Since 2010, the Turn the Page Again bookstore on Bayside‘s Bell Boulevard has been challenging the stigma associated with having a mental illness.
On Feb. 6, the affirmative bookstore celebrated its 10th anniversary with a luncheon hosted by its founding organization, Transitional Services for New York Inc. (TSINY). Since its inception, Turn the Page Again has employed adults with mental illnesses while teaching them transferable skills including punctuality and customer service.
“This is a celebration of success. It’s not a destination; it’s a journey,” said TSINY CEO and Bayside resident Larry Grubler. “I’ve never been as accepted in a community as I was in the Bayside community when we opened up the bookstore.”
TSINY first approached the city two decades ago about the possibility of opening a business that employed people with psychiatric disorders. The organization aimed to hire and train these individuals, many of whom had never been employed, and help them transition to other employment opportunities.
Founded in 1975, TSINY is nonprofit, multifaceted mental health agency that provides integrated services and housing for adults with psychiatric disabilities and others in need.
It opened Arts and Crafts Cafe in Jamaica but learned that many of its employees were not transitioning to other jobs. So Grubler proposed his idea for Turn the Page Again and opened up shop at 39-15 Bell Blvd., with annual funding provided by the city’s Department of Health and Mental Hygiene and New York state.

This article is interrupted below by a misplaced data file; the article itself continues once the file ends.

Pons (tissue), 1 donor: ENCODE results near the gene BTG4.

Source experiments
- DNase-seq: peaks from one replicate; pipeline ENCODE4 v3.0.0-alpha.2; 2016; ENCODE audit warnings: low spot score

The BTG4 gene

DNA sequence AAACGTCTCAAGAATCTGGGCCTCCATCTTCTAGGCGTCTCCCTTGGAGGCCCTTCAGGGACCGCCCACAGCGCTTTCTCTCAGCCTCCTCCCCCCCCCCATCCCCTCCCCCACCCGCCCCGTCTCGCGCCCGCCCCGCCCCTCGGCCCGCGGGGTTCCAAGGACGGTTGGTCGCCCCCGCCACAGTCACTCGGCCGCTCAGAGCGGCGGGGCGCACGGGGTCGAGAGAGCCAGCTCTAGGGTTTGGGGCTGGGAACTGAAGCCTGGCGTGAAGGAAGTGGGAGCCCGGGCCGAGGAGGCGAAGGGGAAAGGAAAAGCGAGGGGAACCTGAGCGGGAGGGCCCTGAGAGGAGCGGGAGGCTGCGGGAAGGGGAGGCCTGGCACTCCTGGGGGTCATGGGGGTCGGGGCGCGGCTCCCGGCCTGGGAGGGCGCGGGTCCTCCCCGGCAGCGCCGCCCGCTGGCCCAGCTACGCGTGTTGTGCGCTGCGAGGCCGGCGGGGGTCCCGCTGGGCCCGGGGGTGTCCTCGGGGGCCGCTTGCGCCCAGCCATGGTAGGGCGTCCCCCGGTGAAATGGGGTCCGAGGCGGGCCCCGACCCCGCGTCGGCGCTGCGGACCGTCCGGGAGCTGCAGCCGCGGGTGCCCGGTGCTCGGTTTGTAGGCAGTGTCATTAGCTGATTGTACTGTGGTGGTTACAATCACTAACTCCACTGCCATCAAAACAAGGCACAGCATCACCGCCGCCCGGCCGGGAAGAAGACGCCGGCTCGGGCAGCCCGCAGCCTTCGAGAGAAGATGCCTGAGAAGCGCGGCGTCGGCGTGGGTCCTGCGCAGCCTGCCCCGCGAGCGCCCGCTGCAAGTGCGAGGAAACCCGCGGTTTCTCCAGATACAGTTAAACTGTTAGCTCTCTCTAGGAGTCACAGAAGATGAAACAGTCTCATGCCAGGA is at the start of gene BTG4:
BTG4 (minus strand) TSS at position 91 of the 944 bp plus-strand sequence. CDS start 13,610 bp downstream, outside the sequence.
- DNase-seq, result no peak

Turn the Page Again’s transitional model allows people 18 and older to work at the store for six to nine months. A job developer then works with each person to set career goals, write a resume and move on to another job. According to Grubler, 39 percent of the people who have worked at the bookstore are employed part time or full time currently.
“Not only does it provide a great opportunity for people to learn the skills to go back out into the workforce, but it’s an important part of our community,” said Assemblyman Edward Braunstein. “We’re losing a lot of brick-and-mortar bookstores in our neighborhoods and a lot of people miss that.”
In the beginning, Grubler and his wife supplied books from their personal collection as the store took off. But now, the store gets donations largely from the Queens Public Library and local residents. Patrons can purchase books for $1 to $5 apiece.
“Without Queens Library and all the books that they give us and supply us, we definitely wouldn’t have a bookstore,” said bookstore manager Elle Fliegel.
During the luncheon, Acting Queens Borough President Sharon Lee declared Feb. 6 to be “Turn the Page Again Day.”
“Here in Queens, we think of ourselves as the borough of families and the work that [TSINY] does truly uplifts, strengthens and empowers so many families,” said Lee.
For more information, visit turnthepageagain.com.